I wish you had made this post 3 or 4 months ago. One of the university courses I taught in Thailand three years running was English for the Medical Profession. I could have passed the course materials on to you. D'oh. Here's a very general overview of what was covered in 16 weeks...
The first half of the course was all about communication between doctors and patients. How to take down personal details (first name, last name, occupation, date of birth, blood type, presenting complaint) was covered along with how to conduct a short doctor-patient interview. Think along the lines of
"Hello Mr Watson, what's brought you along today?"
"Hello doctor. I cut my arm on a prickly bush when I was walking in the woods with my family. It was just a scratch, so I didn't bother putting any cream on it. I think it's infected now though."
"I see. When did this happen?"
"Three days ago."
After a few (hopefully) relevant questions, the doctor does a quick examination and then decides on a course of action. If it's something simple, the doctor prescribes some cream or medicine. If it's something a bit more complicated, the doctor refers the patient to a relevant specialist.
The midterm speaking exam was a paired roleplay. One student was the patient, one was the doctor. The patient drew a card at random with their symptoms and was then interviewed and examined by the doctor (who doesn't get to take a look at the card). Once the interview is over, the students swap roles and another card is drawn at random.
To prepare for this, students need to be taught a ton of new vocabulary - parts of the body, the correct questions to ask, how to describe pain, how to give instructions and reassure patients in the examination. There were lots of listening exercises, so students could easily get a good idea of what goes down.
There was a midterm listening exam too that mostly consisted of various dialogues and roleplays.
The second half of the course was all about how to take part in a formal discussion as a medical profession. Groups of 4 or 5 students get to practice having discussions on topics like ethics, right to die, abortion, euthanasia etc. Again there were plenty of listening exercises based on group discussions, so students can get a reasonable idea of what it could be like.
For the final speaking exam, groups of students take part in a 10-15 minute discussion. They were given their topic a week in advance, so they had plenty of time (for the majority of students ) to memorise exactly every word they say.
There was also a final listening exam, which again consisted of various dialogues.
I was teaching at a decent university (well, by Thai standards ), so these were all very good (and very shy) students. I spent the first couple of weeks getting them used to speaking out loud in English before plunging into the heavy stuff.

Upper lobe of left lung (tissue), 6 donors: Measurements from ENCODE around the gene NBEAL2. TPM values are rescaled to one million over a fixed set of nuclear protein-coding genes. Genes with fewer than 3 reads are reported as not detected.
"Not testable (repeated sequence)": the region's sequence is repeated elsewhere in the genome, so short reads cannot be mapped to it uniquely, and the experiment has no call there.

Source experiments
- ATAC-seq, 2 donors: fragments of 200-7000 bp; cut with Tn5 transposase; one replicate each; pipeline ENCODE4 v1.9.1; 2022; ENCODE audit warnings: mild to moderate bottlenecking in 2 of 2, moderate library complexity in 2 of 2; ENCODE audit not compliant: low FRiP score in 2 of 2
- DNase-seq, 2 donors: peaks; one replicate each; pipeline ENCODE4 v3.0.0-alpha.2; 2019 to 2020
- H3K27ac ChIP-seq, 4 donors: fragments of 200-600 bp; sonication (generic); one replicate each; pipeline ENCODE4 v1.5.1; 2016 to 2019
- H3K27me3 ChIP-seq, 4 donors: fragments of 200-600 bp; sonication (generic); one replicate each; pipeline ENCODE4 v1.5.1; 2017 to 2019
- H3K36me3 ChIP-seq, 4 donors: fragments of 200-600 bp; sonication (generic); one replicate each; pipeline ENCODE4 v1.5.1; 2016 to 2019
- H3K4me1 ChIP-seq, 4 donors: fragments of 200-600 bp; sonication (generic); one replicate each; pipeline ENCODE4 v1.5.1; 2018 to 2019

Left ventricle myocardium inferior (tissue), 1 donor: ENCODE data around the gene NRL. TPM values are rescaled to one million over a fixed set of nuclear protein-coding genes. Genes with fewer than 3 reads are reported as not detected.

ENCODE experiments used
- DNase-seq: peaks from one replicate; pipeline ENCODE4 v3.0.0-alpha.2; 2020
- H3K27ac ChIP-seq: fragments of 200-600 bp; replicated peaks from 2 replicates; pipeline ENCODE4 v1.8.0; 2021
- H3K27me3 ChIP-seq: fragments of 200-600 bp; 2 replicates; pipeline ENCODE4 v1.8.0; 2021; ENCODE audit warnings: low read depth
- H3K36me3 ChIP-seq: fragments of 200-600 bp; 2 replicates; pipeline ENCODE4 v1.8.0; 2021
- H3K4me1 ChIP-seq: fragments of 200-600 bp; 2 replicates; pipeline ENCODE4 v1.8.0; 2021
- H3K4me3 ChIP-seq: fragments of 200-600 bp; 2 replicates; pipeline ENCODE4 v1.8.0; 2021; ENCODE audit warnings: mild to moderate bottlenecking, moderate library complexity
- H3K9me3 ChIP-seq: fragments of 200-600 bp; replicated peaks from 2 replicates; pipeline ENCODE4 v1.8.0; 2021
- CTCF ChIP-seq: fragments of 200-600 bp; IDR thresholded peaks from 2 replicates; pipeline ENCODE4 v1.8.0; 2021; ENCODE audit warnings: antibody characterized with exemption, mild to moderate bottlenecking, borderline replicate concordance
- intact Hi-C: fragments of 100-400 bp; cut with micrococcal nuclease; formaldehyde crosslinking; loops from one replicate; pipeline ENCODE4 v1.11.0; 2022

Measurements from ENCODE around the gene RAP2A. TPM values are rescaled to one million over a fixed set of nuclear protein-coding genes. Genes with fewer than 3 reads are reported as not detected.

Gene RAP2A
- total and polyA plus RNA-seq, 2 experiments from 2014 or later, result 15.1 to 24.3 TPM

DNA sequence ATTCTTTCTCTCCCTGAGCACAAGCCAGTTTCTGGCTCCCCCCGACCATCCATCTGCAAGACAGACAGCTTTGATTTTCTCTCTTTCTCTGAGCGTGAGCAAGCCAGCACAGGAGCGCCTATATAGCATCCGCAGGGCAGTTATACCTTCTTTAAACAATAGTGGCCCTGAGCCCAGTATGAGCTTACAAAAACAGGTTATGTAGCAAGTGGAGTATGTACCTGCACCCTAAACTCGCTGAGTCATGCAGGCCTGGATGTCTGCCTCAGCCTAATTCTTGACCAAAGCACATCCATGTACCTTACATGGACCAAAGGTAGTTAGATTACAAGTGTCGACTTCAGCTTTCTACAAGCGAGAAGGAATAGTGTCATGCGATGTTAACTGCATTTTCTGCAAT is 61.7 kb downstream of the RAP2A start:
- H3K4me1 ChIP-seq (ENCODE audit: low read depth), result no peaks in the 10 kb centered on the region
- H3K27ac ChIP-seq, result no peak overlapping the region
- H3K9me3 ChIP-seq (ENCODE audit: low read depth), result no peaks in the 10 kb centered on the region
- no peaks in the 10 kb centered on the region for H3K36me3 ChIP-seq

If you're going to take this on, and the students aren't so strong in English, I personally would forget about discussions and spend the whole course building towards the doctor patient interview. There are a few exercises you can adapt from the internet, but you're going to have to write a whole load of material yourself if you can't get hold of a proper coursebook.
Hopefully some of this is helpful. The best of luck.
Do you have coke?
Good advice pants.
I would suppose that medical students are going to be very bright and have determined to be enthusiastic.
I'm guessing most medical students are going to be the sons and daughters of physicians?
Those are huge pluses.
I would have enjoyed teaching these folks over classes of fourty country bumkins....
There were very few heading for a a medical doctors degree.
(Lots of nurses though)
presenting complaint = the patients concerns.
Anyway, the role playing is excellent.
Doctor: How can I help you today?
Patient: I have pain in my foot.
listen to the breathing.
Lots of material 3LK................
You could have fun with that 3LK
It seems to have been happening for the last two years.
ummm....I was thinking that perhaps I require a mild pain killer such as Demerol?
You have a very fine office.
Is that a picture of your family?
As a Thai doctor, I'll immediately prescribe a five day course of antibiotics. When they don't work and you come back, I won't be here
oh that is terrific youse guys, thanks russ the hippo oath should be an excellent starting point, and well they should have it memorized in both languages. and pants i'm going to follow all of your suggestions and wrap a bunch of words and exercises around that. oh i feel all confident and stuff now.
...of course, a needs assessment survey should be undertaken initially: under what circumstances would a medical professional need English and to what level? Is it always about doctor-patient relationships or is comprehending medical journals/interacting with foreign professionals, etc. part of the requirement?...
...teaching a selection of hokey frozen questions (see above) and a list of body parts is probably a waste of time: which may, of course, be what you're after...
...majestically enthroned amid the vulgar herd...
very helpful replies alla yuz. many thx!